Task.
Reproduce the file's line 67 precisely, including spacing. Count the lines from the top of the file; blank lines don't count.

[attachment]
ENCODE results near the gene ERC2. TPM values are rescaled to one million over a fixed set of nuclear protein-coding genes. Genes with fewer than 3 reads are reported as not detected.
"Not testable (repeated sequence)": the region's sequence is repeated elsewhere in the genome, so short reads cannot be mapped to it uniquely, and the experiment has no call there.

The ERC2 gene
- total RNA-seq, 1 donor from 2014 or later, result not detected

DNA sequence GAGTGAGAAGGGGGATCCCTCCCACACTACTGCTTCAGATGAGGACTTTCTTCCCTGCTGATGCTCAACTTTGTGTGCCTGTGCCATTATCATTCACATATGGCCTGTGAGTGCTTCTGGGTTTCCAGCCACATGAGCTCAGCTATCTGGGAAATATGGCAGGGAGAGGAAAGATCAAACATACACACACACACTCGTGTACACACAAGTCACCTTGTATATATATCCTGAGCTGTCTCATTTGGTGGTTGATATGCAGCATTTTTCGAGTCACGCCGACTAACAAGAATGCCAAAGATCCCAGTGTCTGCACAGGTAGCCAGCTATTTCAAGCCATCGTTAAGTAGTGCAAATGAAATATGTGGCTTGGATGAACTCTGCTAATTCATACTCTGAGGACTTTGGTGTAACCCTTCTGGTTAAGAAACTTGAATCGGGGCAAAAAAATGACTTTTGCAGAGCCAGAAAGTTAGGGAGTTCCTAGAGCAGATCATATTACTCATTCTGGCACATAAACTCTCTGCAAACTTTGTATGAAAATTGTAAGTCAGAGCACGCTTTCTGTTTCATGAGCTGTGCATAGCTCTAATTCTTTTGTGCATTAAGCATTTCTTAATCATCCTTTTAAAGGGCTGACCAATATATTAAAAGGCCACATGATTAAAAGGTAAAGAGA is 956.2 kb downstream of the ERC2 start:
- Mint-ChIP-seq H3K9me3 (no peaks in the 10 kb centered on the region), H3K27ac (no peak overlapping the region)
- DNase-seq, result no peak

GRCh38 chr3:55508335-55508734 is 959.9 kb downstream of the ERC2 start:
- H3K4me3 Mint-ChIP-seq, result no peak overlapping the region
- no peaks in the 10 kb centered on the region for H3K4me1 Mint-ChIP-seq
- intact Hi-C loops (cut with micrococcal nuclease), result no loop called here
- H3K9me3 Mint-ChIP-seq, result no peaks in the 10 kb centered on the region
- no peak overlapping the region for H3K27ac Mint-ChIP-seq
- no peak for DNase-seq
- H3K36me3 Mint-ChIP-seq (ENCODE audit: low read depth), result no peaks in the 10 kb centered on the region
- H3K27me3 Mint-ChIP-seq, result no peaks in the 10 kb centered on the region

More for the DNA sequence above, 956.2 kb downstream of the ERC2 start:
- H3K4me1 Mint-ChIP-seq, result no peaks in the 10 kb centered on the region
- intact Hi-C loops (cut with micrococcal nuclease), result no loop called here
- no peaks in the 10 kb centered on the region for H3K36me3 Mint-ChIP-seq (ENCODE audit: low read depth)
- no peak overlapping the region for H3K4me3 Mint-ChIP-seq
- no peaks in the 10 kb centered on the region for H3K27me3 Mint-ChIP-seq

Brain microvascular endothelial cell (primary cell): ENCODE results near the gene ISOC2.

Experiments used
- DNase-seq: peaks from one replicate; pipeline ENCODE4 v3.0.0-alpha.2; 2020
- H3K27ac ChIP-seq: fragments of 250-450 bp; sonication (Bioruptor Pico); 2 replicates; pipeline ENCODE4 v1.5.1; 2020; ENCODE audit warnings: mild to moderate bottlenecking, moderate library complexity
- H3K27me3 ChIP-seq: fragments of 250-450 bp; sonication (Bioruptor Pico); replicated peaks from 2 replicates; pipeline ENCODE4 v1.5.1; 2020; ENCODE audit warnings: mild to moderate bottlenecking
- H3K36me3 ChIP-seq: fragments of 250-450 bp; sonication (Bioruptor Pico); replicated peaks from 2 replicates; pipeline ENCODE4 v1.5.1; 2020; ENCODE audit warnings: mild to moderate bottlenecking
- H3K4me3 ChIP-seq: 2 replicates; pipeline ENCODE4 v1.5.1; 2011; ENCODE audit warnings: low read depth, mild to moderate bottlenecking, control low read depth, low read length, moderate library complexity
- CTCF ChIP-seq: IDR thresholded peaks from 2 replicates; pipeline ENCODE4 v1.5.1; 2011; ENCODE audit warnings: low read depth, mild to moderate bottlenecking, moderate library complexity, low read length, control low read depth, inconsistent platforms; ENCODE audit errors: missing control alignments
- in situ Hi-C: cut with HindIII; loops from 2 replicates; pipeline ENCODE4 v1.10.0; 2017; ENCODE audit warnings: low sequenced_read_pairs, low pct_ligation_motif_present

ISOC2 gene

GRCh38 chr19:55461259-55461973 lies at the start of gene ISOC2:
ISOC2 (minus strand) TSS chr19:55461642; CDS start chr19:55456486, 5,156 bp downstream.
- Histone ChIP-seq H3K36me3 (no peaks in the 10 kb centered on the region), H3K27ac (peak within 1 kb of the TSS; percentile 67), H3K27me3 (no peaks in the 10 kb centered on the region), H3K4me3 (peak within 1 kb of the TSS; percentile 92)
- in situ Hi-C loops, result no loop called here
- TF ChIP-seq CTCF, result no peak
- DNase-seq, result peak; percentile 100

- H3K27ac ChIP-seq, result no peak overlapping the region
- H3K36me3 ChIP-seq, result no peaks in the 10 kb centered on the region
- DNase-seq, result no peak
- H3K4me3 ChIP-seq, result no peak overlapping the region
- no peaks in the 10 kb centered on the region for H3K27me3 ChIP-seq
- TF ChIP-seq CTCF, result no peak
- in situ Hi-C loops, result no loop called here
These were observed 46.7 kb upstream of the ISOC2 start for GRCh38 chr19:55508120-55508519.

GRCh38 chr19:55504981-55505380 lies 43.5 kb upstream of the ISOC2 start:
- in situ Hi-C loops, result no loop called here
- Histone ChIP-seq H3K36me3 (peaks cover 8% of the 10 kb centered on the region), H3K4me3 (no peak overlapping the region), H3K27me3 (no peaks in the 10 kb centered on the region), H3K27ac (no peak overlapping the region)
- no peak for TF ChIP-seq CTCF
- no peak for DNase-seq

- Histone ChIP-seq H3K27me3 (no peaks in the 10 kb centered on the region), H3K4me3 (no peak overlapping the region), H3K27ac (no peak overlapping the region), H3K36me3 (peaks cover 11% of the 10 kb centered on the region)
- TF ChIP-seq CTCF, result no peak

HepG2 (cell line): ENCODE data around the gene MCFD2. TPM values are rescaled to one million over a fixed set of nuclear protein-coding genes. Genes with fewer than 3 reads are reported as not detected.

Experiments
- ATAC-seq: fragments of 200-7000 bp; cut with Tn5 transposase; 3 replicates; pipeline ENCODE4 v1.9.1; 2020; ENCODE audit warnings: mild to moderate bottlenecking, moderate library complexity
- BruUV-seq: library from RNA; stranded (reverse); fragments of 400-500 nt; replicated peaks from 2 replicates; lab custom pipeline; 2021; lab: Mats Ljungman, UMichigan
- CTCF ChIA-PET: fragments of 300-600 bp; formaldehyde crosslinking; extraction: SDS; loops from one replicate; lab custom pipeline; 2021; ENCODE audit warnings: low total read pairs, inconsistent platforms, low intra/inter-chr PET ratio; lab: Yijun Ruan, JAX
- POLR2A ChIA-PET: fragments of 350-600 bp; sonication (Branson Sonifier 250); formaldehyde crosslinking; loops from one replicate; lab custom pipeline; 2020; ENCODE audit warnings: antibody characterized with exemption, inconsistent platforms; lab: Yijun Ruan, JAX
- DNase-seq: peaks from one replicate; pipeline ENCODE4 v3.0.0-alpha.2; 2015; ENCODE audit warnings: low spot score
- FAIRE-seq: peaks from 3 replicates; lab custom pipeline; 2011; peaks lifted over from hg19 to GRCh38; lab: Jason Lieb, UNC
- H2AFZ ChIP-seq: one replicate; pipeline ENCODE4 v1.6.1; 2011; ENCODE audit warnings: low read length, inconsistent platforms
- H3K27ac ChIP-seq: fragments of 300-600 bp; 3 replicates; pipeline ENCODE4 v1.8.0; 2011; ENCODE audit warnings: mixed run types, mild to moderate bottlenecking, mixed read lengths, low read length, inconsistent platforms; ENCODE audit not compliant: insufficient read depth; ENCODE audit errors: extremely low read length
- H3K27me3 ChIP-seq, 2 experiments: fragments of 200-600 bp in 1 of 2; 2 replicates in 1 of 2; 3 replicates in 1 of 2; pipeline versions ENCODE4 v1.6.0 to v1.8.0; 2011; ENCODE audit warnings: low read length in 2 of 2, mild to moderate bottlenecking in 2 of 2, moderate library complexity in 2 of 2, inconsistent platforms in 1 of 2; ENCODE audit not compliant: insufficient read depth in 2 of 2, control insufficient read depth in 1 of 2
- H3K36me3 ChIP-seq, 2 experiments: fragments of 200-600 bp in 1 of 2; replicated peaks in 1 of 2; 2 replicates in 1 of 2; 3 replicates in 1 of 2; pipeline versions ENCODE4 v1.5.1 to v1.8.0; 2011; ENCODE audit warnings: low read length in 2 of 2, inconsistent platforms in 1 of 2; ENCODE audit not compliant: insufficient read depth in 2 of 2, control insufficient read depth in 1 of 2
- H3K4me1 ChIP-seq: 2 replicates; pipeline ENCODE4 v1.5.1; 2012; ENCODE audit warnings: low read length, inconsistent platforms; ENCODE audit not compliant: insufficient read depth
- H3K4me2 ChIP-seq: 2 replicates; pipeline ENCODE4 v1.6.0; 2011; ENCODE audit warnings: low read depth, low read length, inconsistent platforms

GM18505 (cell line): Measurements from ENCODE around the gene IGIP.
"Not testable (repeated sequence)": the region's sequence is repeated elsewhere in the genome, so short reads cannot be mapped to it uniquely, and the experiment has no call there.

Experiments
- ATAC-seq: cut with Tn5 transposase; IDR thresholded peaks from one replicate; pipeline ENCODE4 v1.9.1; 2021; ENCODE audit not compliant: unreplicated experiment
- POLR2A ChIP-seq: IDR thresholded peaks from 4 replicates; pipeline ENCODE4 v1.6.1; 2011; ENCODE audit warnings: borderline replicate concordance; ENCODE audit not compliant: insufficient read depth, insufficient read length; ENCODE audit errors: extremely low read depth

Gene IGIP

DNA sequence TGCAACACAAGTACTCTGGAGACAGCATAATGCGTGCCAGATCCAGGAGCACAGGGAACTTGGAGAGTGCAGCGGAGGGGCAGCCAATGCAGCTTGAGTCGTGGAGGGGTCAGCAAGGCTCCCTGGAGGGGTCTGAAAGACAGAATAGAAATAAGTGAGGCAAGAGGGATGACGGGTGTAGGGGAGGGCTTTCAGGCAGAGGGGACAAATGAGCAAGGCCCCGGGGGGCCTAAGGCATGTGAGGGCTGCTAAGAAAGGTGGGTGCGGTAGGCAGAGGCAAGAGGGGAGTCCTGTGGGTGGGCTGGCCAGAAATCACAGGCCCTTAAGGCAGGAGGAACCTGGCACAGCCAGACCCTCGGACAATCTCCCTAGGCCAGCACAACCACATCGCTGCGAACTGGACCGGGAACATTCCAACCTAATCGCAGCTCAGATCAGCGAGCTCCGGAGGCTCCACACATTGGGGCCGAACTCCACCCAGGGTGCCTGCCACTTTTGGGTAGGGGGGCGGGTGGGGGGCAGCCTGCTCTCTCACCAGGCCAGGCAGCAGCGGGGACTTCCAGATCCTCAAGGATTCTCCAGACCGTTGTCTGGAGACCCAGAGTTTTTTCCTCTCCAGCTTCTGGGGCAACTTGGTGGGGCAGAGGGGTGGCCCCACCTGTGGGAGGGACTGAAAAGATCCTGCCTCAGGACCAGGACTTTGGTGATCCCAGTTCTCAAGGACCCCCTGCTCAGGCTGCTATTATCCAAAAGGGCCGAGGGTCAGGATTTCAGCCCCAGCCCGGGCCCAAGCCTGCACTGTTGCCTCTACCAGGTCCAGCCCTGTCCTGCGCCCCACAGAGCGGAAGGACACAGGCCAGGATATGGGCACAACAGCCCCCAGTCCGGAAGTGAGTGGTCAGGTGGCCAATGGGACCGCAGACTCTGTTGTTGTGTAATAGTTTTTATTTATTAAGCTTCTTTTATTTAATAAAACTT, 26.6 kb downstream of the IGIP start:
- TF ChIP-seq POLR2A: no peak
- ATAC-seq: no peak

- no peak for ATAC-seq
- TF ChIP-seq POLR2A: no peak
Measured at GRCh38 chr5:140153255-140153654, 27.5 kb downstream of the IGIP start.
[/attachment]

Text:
- H3K4me2 ChIP-seq: 2 replicates; pipeline ENCODE4 v1.6.0; 2011; ENCODE audit warnings: low read depth, low read length, inconsistent platforms